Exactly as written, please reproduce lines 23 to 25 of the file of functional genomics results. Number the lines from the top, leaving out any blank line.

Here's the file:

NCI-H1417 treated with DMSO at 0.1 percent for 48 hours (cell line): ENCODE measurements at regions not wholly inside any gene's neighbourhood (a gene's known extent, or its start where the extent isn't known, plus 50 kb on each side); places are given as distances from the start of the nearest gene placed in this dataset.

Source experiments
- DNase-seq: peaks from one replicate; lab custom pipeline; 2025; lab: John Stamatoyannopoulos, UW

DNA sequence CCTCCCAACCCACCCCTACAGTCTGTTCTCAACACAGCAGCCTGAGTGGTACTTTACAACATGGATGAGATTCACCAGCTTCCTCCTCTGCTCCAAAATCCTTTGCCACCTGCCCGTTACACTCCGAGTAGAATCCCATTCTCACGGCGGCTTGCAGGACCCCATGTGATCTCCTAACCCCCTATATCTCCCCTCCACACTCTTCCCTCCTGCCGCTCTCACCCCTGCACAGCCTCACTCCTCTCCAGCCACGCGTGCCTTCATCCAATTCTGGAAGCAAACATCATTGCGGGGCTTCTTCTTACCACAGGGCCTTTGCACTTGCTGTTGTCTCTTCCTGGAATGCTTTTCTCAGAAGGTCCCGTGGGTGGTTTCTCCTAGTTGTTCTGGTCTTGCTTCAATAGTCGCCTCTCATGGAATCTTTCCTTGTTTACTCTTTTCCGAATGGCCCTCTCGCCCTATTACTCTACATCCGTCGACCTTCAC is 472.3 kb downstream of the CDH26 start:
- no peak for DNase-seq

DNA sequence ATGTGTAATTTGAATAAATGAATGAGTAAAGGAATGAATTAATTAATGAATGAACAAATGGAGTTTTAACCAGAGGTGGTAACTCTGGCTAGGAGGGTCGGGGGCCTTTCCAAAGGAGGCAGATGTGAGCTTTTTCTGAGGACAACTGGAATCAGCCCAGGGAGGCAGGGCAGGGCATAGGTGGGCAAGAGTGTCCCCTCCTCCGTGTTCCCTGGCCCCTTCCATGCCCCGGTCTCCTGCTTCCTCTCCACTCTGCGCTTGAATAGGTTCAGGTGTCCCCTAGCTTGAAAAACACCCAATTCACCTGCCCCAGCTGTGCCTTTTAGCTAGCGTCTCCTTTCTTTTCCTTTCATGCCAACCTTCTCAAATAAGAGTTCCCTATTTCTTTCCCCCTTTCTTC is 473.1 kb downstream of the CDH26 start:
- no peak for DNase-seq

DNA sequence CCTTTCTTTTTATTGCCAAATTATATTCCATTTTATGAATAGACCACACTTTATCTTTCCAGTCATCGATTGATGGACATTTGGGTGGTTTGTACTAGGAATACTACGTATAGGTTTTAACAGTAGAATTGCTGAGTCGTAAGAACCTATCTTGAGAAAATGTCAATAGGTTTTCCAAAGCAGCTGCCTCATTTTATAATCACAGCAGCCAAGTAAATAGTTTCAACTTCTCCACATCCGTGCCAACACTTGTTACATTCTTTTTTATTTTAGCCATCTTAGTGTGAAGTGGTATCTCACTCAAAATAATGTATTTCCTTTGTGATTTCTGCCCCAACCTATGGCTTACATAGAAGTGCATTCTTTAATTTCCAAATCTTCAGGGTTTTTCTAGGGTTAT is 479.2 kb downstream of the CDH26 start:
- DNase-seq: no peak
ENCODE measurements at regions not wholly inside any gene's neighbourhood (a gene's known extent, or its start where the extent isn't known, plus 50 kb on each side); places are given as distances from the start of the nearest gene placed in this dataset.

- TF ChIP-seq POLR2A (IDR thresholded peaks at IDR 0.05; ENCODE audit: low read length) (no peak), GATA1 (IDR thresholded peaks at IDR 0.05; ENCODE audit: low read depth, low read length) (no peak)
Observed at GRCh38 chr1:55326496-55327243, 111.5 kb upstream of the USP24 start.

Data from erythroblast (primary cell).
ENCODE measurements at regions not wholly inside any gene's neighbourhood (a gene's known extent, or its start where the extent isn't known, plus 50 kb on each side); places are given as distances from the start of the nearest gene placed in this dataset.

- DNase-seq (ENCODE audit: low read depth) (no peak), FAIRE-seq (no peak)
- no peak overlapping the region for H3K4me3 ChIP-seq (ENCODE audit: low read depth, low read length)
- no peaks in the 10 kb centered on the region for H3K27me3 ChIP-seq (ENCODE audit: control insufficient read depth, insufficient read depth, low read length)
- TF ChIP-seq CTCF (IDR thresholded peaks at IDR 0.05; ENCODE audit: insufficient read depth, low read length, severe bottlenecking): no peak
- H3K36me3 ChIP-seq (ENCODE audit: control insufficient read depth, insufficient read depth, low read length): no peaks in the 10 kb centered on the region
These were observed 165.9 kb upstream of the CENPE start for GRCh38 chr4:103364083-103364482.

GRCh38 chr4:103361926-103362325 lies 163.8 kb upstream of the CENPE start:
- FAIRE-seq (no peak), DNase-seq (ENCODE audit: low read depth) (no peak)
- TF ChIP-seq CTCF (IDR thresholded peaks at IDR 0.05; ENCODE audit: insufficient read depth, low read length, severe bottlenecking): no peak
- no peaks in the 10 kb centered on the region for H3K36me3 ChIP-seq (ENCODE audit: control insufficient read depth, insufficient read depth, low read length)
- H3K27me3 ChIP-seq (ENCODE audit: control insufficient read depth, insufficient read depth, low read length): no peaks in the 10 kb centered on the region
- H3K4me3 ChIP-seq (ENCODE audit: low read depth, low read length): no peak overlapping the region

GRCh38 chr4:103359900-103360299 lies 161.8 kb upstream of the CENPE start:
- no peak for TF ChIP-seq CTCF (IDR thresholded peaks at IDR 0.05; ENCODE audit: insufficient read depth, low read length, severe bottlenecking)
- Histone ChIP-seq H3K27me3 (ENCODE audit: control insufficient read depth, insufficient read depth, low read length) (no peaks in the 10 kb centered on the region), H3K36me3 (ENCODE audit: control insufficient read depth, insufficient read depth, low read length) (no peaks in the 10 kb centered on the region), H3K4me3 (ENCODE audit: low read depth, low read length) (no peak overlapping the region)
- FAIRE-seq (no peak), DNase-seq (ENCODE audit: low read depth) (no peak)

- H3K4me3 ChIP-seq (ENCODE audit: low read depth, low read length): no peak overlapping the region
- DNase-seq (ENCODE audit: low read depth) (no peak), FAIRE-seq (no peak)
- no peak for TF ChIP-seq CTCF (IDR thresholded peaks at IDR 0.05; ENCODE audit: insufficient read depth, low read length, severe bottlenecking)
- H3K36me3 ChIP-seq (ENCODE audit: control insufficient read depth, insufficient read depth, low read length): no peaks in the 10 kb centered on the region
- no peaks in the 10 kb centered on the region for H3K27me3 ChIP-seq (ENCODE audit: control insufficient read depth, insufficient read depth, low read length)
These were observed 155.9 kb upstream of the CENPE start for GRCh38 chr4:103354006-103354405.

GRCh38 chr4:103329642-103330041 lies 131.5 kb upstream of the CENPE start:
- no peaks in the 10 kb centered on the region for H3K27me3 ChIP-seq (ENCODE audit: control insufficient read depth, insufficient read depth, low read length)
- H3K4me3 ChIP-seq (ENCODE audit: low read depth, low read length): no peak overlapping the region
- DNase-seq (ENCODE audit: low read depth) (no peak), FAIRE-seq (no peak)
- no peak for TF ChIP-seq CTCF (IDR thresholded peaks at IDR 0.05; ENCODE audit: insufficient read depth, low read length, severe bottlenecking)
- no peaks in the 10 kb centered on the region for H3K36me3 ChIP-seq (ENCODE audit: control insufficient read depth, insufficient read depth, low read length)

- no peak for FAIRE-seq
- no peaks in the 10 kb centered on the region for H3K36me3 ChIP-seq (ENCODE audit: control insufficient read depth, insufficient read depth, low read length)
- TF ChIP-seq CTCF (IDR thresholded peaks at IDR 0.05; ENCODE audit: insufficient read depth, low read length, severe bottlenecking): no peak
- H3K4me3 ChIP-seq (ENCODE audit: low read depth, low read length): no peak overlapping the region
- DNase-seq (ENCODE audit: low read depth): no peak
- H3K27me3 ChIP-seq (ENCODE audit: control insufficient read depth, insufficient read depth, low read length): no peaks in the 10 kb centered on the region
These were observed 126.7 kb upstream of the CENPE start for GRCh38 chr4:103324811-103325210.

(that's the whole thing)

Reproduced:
- TF ChIP-seq CTCF (IDR thresholded peaks at IDR 0.05; ENCODE audit: insufficient read depth, low read length, severe bottlenecking): no peak
- no peaks in the 10 kb centered on the region for H3K36me3 ChIP-seq (ENCODE audit: control insufficient read depth, insufficient read depth, low read length)
- H3K27me3 ChIP-seq (ENCODE audit: control insufficient read depth, insufficient read depth, low read length): no peaks in the 10 kb centered on the region